Vol. 17 No. 6, June 2021

In early 1918, as U.S. submarine chaser crews were training to hunt enemy submarines, part of the preparations involved planning the voyage. The chasers would cross the Atlantic Ocean under their own power, accompanied by larger vessels, and possibly the most important thing was to stay in formation.

As noted in the last issue, this sometimes involved painting characters on the hull of each chaser to show its designated location in the convoy. But it was also important to plan what to do, if a chaser should drop out of formation for some reason. 

A memorandum on the planned run from New London to Bermuda, from Commander, Detachment 4, Squadron 5, Patrol Force, dated 20 February, 1918, reads in part:

"Every effort will be made to maintain formation and to keep closed up. Should any chaser, at any time, find it necessary to immediately fall out of formation or to slow for any length of time, she shall immediately report this fact not only to her division commander, but to the senior officer present on board the WADENA, either by wireless telephone, with which it is hoped to equip the WADENA, or by radio or visual signal. Should any chaser find herself in such a position that there is the remotest possibility of losing sight of the convoy due to darkness, fog, rain, or other cause, she shall make every effort to attract the attention of any vessel and report her condition. This is of the utmost importance."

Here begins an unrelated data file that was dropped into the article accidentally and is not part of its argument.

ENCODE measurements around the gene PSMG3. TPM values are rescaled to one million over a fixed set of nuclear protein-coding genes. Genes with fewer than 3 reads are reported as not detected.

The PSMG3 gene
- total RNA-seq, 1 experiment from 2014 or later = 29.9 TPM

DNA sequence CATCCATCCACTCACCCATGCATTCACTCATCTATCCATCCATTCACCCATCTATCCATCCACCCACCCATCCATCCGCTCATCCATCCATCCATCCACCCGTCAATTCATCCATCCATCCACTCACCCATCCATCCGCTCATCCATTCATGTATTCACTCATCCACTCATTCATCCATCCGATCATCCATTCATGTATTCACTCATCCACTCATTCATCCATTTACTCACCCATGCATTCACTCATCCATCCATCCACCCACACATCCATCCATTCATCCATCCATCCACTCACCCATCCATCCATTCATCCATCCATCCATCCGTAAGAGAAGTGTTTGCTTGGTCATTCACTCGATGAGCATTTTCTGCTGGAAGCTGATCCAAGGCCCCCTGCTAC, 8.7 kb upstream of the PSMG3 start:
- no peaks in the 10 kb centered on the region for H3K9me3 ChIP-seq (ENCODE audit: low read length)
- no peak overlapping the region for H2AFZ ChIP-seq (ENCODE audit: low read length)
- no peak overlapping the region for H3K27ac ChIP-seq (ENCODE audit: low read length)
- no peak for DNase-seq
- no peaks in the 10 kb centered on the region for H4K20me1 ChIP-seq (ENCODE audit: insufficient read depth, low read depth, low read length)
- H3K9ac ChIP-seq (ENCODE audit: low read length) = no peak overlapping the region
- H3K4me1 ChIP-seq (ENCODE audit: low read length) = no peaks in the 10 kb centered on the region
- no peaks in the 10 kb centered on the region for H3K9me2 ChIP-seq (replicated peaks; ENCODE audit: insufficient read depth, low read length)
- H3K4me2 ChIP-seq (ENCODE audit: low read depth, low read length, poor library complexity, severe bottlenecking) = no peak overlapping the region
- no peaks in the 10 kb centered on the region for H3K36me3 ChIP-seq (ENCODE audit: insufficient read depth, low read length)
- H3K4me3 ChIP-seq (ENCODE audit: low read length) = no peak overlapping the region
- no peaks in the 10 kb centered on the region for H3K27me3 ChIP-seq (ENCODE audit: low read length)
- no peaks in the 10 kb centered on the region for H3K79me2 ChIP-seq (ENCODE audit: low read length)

The memo goes on to discuss running lights:

" In the interests of keeping together, running lights and white stern lights shall be used at night, unless signals are made to the contrary, when, should it become necessary to darken the ship, a blue stern light only shall be carried."

Further instructions are given on being ready to signal the location of the chaser at any time (latitude and longitude), and strategies for getting back on course, if a chaser were to become separated. The overarching concern appears to have been to avoid losing chasers along the way—not an unreasonable concern for a new type of small vessel carrying newly minted officers and green crews.

Subchaser at Bermuda,      1918

Submarine chaser at Bermuda, 1918

And as it turned out, for this particular convoy at least, this extra care may have saved lives. The passage to Bermuda (see Chapter 3 of my book) was an exciting one, complete with a winter storm that would overcome all attempts to keep the convoy together, and give the new chaser crews an experience to remember.

—Todd Woofenden, editor


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